Healthy Friendship Conversation Guides – Elementary


Every kid needs tribes over time to give them belonging. And
your small group is a great place for that kind of connection to
take place! As a small group leader, you’re a significant member
of a kid’s tribe. So keep in mind your conversations about
friendship matter. Your words could serve as the foundation
of how a kid views and forms their own friendships.

Elementary schoolers are all about fun. And nothing is more
fun than friends! At this age, friendships can change from
week to week. Sometimes they change from day to day! But
their importance isn’t marginalized by their inconstant nature.
Not getting invited to a sleepover or being the last kid picked
for the kickball game can be heartbreaking to a kid. Even the
seemingly small things, like not sitting by your favorite friend
at lunch, can be a big deal to an elementary schooler.
And as the phases progress, so does your group’s capacity to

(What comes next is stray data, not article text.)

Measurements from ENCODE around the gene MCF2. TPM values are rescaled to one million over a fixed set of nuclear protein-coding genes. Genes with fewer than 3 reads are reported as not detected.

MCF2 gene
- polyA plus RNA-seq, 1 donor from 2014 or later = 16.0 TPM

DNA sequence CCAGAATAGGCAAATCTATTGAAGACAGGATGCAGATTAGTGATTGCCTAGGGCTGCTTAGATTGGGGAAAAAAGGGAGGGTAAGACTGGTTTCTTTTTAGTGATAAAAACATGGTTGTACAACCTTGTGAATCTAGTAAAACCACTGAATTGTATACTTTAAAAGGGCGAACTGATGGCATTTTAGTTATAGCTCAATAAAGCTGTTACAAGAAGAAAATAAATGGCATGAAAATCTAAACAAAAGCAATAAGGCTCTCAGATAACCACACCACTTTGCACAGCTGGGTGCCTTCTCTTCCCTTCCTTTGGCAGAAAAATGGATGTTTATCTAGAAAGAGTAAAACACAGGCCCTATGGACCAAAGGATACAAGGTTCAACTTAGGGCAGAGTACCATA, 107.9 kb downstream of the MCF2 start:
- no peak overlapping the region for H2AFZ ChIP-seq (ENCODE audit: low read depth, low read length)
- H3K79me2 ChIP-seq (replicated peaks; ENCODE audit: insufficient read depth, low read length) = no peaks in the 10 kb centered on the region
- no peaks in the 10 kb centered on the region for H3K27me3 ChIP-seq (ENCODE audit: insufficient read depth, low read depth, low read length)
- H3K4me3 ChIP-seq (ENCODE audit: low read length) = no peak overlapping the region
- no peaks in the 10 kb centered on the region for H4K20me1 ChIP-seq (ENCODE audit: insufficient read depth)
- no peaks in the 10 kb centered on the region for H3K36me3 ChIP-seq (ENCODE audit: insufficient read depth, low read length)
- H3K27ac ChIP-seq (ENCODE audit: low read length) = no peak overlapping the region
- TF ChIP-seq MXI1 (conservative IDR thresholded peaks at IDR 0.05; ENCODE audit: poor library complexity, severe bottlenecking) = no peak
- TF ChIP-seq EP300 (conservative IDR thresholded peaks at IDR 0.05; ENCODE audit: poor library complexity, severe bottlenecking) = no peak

compel one another. To shape one another. To critically affect
one another. So take care with how you approach the topic of
friends—even during this early phase of elementary school.
No fight is too silly or disappointment too small to unpack.
Here are a few ideas of what to say—and what to avoid
saying—when leading discussions about healthy friendships
with elementary schoolers:

• “What’s your favorite show, book, or movie about friends?
How are they good friends to each other?”
• “Tell me about how you met your best friend. What kind
of things do you enjoy doing together?”
• “Name three words that describe a good friend.”
• “Think about a time a friend has made you angry or sad.
What happened?”
• “If you wanted to become a friend with someone new,
what would you do?”
• “Have you ever felt like you needed to “tattle” on a friend?”
• “Have you ever wanted something a friend had?
What happened?”
• “Friends forgive one another. What does it mean
to forgive someone?”
• “If you saw your friend being mean or rude to someone,
what would you do?”

• “Everyone should be your friend.”
• “You can only have one best friend.”
• “If you don’t have lots of friends, maybe you aren’t very nice.”
• “If someone hurts your feelings, you shouldn’t be their friend.”
• “Don’t be friends with _____________________. They’re not a good
• “________________ isn’t a good friend.”

Posted in SGL Toolkit.

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